sales strategy

How to write a sales strategy that actually gets done

Is your sales strategy active or is it languishing in a filing cabinet somewhere, while nothing happens? Take action on your sales strategy by following the tried and tested strategy methods below.

Why sales strategy fails

There are reams of paper and terabytes of data on ‘how to create sales and marketing strategy’ documents. Everywhere you look, there are guidelines on length and templates for you to fill out. And while the length isn’t a good predictor of its eventual success, even the shortest ones are usually between 5 and 10 pages. That’s too long, because if you have to read through that document every time you want to do something, you will never take action.

That’s what happens with to-do lists. Some of us try to put everything we might ever want to achieve on them, but the longer they are, the less likely it is that you will actually achieve whatever is on them. Many strategy documents are the same, trying to fit every possible scenario. In doing that, instead of being something actionable, they become sticks to beat yourself with, leaving you feeling like a failure because you haven’t done what’s in them.

So how do you bring your sales and marketing strategy back from the dead and make sure it’s not just another piece of paper to ignore? Here are some approaches that can help you.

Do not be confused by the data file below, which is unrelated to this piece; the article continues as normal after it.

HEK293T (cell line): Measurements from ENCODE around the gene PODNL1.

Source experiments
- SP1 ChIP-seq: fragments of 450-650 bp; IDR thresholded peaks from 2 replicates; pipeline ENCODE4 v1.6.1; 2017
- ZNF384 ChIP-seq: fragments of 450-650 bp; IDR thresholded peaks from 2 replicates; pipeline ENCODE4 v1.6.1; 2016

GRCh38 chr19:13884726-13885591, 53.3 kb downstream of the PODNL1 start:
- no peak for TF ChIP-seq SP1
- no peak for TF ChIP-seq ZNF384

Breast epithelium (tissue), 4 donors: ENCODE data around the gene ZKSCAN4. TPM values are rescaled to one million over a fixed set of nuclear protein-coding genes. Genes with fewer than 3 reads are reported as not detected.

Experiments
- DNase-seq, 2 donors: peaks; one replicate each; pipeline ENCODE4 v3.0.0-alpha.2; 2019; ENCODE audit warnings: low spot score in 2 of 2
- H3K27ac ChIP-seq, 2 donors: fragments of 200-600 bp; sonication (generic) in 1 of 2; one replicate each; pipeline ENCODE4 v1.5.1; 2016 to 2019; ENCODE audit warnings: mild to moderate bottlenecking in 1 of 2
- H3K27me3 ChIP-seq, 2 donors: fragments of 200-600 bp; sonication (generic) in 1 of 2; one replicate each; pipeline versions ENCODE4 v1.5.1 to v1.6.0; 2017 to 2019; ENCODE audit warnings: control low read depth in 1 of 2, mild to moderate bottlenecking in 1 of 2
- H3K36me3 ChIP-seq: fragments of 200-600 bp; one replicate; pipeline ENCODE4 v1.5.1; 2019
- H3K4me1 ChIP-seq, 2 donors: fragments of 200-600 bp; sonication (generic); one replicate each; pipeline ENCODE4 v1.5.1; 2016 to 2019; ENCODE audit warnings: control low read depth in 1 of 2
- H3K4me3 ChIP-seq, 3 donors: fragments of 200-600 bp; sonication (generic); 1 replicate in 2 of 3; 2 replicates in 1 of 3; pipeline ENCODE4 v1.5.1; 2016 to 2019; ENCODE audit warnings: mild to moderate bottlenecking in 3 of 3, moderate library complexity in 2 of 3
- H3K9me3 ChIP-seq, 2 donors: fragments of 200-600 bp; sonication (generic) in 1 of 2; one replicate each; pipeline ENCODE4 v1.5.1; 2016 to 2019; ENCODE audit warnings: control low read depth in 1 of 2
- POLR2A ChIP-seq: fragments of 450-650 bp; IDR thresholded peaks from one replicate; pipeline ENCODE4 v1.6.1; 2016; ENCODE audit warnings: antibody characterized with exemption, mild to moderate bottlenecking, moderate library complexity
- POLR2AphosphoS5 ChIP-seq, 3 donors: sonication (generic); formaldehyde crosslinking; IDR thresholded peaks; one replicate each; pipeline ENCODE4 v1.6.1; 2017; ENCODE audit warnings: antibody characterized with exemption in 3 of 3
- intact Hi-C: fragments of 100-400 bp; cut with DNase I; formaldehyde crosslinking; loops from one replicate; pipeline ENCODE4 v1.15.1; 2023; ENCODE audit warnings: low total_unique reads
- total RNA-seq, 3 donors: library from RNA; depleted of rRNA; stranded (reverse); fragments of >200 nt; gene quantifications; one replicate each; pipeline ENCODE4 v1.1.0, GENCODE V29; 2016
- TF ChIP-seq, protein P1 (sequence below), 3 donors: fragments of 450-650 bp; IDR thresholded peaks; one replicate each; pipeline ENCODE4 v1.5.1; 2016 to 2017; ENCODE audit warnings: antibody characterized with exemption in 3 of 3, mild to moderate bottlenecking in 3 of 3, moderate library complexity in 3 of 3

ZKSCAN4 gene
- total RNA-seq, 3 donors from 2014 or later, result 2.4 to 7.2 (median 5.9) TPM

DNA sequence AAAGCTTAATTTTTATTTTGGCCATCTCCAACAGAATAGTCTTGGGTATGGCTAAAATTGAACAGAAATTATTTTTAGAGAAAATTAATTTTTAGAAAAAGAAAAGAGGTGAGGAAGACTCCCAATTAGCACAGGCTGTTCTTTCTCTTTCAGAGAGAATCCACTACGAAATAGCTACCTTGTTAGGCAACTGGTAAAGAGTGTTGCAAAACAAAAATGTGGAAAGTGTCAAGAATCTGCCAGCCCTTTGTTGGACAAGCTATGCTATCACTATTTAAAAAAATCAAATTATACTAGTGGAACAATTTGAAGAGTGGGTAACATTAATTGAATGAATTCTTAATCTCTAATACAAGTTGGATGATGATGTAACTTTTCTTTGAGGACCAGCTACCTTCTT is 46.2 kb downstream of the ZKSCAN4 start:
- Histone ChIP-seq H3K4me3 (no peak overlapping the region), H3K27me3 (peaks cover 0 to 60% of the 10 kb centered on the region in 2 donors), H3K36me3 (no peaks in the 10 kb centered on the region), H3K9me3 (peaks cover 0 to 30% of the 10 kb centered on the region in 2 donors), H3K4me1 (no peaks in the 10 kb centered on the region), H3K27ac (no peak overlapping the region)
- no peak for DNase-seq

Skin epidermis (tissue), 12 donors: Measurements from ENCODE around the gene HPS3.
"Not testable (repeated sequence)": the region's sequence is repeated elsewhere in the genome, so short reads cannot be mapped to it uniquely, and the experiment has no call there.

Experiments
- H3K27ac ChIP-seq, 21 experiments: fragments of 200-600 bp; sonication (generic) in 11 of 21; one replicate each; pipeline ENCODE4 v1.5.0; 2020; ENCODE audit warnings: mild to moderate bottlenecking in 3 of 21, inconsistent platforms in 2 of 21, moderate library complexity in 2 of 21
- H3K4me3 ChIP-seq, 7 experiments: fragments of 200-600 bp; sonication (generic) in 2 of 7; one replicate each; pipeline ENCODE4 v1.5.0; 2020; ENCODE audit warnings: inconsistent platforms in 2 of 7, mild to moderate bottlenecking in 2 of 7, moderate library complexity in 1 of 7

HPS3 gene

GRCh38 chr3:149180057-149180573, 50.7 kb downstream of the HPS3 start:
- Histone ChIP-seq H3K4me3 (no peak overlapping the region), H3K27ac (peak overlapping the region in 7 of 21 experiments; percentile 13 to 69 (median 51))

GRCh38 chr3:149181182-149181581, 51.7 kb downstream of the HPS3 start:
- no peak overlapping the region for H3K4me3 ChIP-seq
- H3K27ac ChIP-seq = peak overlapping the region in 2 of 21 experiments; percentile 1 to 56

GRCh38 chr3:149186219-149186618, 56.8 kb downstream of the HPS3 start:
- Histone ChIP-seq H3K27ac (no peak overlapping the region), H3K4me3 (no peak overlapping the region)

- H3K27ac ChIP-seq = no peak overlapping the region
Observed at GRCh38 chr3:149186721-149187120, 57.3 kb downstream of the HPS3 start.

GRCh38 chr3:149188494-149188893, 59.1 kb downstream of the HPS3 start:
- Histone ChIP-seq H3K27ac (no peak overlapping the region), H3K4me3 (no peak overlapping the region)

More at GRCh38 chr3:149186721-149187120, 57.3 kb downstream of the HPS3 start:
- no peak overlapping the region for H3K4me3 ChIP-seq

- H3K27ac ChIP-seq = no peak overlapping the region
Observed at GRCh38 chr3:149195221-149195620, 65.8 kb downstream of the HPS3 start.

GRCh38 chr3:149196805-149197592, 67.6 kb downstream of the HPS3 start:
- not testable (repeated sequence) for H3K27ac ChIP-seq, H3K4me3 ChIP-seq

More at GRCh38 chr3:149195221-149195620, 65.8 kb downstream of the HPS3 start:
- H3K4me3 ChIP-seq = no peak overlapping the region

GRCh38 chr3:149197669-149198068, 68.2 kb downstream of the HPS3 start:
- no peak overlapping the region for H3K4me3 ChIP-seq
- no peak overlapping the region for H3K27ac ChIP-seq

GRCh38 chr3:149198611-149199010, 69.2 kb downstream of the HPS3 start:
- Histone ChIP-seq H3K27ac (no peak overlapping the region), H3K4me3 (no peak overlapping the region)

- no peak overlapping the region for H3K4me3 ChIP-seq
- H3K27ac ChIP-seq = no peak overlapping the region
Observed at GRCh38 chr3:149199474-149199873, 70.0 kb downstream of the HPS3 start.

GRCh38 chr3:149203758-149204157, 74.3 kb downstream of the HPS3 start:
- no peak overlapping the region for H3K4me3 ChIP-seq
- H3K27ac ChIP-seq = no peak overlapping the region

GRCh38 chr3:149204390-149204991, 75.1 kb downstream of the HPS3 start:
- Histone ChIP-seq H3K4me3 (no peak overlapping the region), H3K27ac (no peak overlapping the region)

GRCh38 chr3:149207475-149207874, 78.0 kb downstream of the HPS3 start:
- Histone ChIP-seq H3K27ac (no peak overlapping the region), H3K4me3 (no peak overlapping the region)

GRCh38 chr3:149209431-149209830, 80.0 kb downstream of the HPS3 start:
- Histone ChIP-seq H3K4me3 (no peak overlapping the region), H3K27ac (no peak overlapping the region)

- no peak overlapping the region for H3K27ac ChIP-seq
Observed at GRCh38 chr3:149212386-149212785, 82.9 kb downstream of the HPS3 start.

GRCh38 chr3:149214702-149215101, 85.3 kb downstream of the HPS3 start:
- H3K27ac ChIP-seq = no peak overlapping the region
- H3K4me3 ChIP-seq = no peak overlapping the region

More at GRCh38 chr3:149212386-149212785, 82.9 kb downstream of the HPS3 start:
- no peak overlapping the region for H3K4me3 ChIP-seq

1. Make goals and strategies SMART…

Strategy documents can often be pie-in-the-sky, but thinking big doesn’t mean you avoid action. One way to do this is to include the age-old SMART goals in your strategy. These are still a good way of approaching strategy. SMART goals are:

  • Specific (clear)
  • Measurable (with outcomes you can document)
  • Achievable (realistic and doable)
  • Relevant (relating to your business)
  • Time-bound (with a deadline for achieving them)

2. …or make them CLEAR

Another option suggested by Peter Economy is to make your goals CLEAR instead:

  • Collaborative (encouraging people to work together)
  • Limited (with a defined scope and time allocation)
  • Emotional (linked to people’s passions)
  • Appreciable (broken down to allow for continuous small gains)
  • Refinable (able to be modified as needed)

In other words, instead of letting your goals fossilise, keep them alive.

3. Let your strategy SOAR

Need another strategic planning tool? Try SOAR:

  • Strengths
  • Opportunities
  • Aspirations
  • Results

As ASQ explains, this approach keeps you focused on enhancing what’s working (rather than concentrating on what’s not) and doing that better.

4. Use a GTD workflow

David Allen’s Getting Things Done (GTD) is another useful approach for your strategy, as it incorporates both immediate and long term planning. The five steps are:

  • Capture (what you’re focusing on)
  • Clarify (work out what it means)
  • Organise (you need a system for this)
  • Reflect (review often)
  • Engage (do what needs to be done)

5. Use MITs